Parenthood is equal parts giving in to what you can't control (i.e. living in the moment) and avoiding disaster. So it should come as no surprise that summer will bring lots of new challenges and amazing opportunities for baby and mom (yes, dad too). We've got some tips to help you prepare for baby's first summer.
Related: Best baby jumpers and exersaucers
Babies and COVID
When it comes to COVID, infants are slightly more at risk than older children, to get seriously ill. Doctors believe this is due to immature immune systems and smaller airways, which make them more likely to develop breathing issues. New parents should take precautions with mask-wearing, hand washing and avoiding large crowds. Your new life as parents can be a blessedly antisocial one until a vaccine rolls around.
While a little vitamin D helps fight off jaundice, major sun exposure is to be avoided at all costs. Tiny sun tans are simply not cool. In fact the American Academy of Pediatrics says, "babies under 6 months of age should be kept out of the direct sunlight." Sure we know that isn't always possible so here are some more tips.
Infants have thinner skin than the rest of us--and most pediatricians recommend skipping sunscreen until they are 6+ months. Since most kids rack up between 50% and 80% of their lifetime sun exposure before age 18 it pays to take precautions. Plan activities before 10 and after 4.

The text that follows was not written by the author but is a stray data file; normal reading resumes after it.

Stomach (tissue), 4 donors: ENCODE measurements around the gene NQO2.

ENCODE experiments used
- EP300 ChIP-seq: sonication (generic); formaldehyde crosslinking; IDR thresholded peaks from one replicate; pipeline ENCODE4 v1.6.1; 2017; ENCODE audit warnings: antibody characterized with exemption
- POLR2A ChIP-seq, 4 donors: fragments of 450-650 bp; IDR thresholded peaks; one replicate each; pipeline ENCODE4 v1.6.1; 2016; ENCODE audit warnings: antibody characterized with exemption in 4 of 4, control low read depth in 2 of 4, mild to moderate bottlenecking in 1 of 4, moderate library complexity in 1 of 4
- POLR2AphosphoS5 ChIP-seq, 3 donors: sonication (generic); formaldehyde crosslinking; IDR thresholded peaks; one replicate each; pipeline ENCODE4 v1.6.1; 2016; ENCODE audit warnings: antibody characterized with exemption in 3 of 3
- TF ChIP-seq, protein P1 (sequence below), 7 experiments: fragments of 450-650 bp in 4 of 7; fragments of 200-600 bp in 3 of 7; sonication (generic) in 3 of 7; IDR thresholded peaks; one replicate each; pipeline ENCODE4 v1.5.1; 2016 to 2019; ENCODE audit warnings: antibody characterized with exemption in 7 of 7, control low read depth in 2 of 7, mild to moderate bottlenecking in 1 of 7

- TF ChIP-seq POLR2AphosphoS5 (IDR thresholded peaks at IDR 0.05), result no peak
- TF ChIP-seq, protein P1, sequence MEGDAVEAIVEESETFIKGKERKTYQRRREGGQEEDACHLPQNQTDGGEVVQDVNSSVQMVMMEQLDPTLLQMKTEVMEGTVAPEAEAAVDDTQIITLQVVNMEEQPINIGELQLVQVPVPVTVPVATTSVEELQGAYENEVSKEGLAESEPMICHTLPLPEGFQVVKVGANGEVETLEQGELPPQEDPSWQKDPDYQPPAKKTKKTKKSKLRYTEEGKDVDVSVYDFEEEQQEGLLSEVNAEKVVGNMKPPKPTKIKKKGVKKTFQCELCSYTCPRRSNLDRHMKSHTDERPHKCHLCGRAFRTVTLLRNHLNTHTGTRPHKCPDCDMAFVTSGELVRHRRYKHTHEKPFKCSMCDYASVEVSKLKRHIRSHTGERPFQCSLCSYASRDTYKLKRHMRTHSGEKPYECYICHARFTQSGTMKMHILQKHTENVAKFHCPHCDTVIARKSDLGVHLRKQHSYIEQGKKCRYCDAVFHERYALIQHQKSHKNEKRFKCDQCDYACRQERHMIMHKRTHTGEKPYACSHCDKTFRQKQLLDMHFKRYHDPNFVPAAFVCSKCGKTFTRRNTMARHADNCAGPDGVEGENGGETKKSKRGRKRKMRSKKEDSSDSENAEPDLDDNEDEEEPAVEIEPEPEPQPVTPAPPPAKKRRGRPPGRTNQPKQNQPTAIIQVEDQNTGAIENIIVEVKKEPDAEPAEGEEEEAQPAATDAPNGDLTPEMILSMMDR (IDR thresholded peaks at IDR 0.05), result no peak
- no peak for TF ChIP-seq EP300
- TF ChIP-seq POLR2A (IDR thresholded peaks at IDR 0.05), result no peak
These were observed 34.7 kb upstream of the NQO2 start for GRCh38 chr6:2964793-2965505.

If you do need to bring baby out during peek sun, provide shade. Add a wide canopy to your stroller and be sure to put a hat with a wide brim and SPF50 fabric on baby. We like the Coolibar bucket hat ($16).
Boozy Salted Caramel Apple Cocktail
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Make a Fall Leaf Menu for the Holidays
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Creamy Butternut Squash Soup with Parmesan and Prosciutto Toast
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Beat the Heat
Babies can't regulate their temperatures like adults can. They don't sweat as much and. Keep clothing light and breezy. Opt for natural fabrics in light colors. Stay in the shade as much as possible and try to keep baby's room cool with a fan.
Warning signs of heat illness: Signs of heat stroke and heat exhaustion include skin that feels hot to the touch, excessive thirst, changes in responsiveness and lethargy. And check for wet diapers to make sure baby is drinking enough.
Summer Car Safety
Here are the facts: Each year about 37 babies and toddlers die when they are accidentally left strapped in car safety seats. Heat stroke can happen so quickly in a young child. Experts say that within the first 10 minutes, the temperature in an enclosed vehicle will rise an average of 19 degrees.
Cracking a window and running inside for a few minutes is extremely dangerous. Even when the outside air temperature is only 70 degrees, the interior of a car can reach 120 degrees. Perhaps enough to kill your child.
Momtrends Tip: When putting baby in the car seat, get in the habit of putting your purse next to the seat.
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